How To Beat The Sunday Scaries

    An expert guide to preventing and getting over the unbearable dread of Monday

    by · August 08, 2017

    Collage photos via Getty Images

    Whether you’re familiar with the term “Sunday Scaries” or not, you’re likely familiar with the feeling: that deep, debilitating anxiety that blesses us as the weekend comes to a close, causing our mind to flood with fear of the days to come; at the same time, it also leaves us feeling overwhelmed and in a state of overanalyzing anything and everything we experienced over the weekend. See? Scary.

    No matter how much we like our jobs or enjoy going to school, we all tend to feel it to some degree. We’ll find that we “live for the weekends,” and then feel the existential dread of Monday morning, long before Sunday’s sun even sets.

    It’s a vicious cycle, and we wanted it to stop. With that in mind, we chatted with expert psychologists and life coaches to find out how we can nip the Sunday Scaries in the bud for good, and get back to enjoying our weekends to their full extent. The good news? There’s hope.

    What are Sunday Scaries?
    We’ve likely all experienced the Sunday Scaries to some degree, some more intensely than others. But what are they, and why do they come every week to ruin the end of our weekend which should be a nice, relaxing time? Cachet Prescott, a psychology-influenced coach, trainer, and speaker, describes the Sunday Scaries as “the unhealthy overanalysis of the week ahead that leads to feelings of doom and gloom, doubt, insecurity, fear, frustration, regret, and more on Sunday.”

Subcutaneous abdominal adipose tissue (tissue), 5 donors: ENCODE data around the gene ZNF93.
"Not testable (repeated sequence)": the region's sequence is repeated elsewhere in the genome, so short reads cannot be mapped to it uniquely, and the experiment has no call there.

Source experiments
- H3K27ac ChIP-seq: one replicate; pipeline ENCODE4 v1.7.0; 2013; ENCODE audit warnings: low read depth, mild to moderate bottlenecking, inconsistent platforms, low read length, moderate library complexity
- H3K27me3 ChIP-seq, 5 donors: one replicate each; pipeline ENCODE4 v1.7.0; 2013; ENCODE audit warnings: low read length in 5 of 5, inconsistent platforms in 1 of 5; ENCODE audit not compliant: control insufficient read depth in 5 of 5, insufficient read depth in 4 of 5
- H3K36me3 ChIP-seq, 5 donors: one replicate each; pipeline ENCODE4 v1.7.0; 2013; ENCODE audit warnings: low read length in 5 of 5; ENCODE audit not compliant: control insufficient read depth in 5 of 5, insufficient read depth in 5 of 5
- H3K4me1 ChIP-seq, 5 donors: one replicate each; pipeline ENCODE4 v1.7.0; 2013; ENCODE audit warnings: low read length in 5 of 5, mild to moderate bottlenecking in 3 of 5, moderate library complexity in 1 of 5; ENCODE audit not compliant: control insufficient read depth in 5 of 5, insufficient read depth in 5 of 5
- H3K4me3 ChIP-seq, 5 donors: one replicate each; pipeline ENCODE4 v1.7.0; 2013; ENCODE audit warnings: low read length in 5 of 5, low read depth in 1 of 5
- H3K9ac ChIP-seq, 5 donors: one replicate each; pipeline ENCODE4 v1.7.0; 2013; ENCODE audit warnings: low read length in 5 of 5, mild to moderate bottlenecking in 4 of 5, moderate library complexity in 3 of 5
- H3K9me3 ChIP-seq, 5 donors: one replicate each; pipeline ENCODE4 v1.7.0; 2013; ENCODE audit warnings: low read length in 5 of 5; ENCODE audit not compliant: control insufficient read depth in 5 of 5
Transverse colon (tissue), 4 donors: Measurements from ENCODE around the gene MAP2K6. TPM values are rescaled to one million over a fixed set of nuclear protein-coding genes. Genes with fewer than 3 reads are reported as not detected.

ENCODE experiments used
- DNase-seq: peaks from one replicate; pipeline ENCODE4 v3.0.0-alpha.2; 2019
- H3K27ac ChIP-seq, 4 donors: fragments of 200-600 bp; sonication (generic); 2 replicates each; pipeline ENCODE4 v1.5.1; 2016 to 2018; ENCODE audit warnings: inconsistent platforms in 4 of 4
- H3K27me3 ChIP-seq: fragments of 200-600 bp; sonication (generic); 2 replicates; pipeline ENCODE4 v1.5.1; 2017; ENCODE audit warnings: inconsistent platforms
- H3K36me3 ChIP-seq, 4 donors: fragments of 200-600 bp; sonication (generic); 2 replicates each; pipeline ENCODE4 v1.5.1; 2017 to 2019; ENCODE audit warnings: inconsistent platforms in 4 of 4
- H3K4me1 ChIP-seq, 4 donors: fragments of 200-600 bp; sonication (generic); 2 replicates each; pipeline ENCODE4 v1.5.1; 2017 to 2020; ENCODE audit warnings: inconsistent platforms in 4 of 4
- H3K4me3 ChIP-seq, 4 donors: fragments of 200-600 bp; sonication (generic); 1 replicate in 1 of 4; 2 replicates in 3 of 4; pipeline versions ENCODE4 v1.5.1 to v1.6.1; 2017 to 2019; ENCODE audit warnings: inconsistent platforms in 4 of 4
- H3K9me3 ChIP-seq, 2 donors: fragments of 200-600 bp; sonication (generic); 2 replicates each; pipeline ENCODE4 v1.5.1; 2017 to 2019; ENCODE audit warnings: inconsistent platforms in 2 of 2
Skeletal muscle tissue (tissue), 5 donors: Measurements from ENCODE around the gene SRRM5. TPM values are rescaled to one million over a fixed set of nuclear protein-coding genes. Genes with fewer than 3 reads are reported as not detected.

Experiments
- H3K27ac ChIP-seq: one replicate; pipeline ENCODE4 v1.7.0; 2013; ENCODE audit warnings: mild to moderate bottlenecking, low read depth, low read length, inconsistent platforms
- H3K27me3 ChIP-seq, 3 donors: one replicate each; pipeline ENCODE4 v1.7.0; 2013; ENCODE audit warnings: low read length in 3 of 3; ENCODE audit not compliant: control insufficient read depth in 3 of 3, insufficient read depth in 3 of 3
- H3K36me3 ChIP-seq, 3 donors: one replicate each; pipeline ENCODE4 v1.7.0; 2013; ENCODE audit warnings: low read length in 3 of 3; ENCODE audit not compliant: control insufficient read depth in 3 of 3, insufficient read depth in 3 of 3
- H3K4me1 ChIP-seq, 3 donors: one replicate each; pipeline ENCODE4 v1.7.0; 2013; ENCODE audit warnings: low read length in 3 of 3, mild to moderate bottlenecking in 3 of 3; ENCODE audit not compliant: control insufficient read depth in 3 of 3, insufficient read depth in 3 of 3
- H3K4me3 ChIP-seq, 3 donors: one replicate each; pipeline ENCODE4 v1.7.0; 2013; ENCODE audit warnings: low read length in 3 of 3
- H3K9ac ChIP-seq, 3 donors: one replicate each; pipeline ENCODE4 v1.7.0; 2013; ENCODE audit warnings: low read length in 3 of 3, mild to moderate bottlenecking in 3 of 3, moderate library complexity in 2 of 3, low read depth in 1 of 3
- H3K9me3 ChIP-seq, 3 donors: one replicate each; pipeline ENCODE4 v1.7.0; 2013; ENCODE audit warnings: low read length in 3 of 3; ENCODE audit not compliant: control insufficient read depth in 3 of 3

Sounds pretty awful, right? She goes on to explain that the weekend can mark the end of a tough work or school week, which sometimes means there’s an increase in partying, drinking, and other behavior that may end up causing regret come Sunday. “Once the high of your weekend exhilaration wears off and reality sets in, feelings of regret, embarrassment, or despair may rear their ugly heads,” she says. They have the potential to be extremely overwhelming, and quite a day-ruiner. “You wake up feeling disoriented by excessive negative activities you participated in, but then there are also plain fears of going to work or school on Monday morning,” says Dr. Steven Rosenberg, psychotherapist and hypnosis specialist. “Sunday night is the worst insomnia night of the week.”

    So, to sum them up, Sunday Scaries are the awful gut feelings we experience over the upcoming week or the previous night of partying—but likely a combination of both.

    First, stop living for the weekend
    Beginning to live a life of Scary-free Sundays starts with improving how you look at your weekdays, not just how you look at your weekend. Too often, we spend our weeks in a slump, dreaming of Friday and fantasizing about the weekend to come—but this is what makes going back to work the following week so difficult. “The statement ‘living for the weekend’ underlies the behavior behind the Sunday Scaries and highlights the unfortunate acceptance that your week must be dull,” says Kevin J. Stuckey, life and career strategist. “The first thing one needs to do is reclaim their personal power, and remember that, while work is necessary, they can take action to make it less dreadful or ideally more fulfilling.”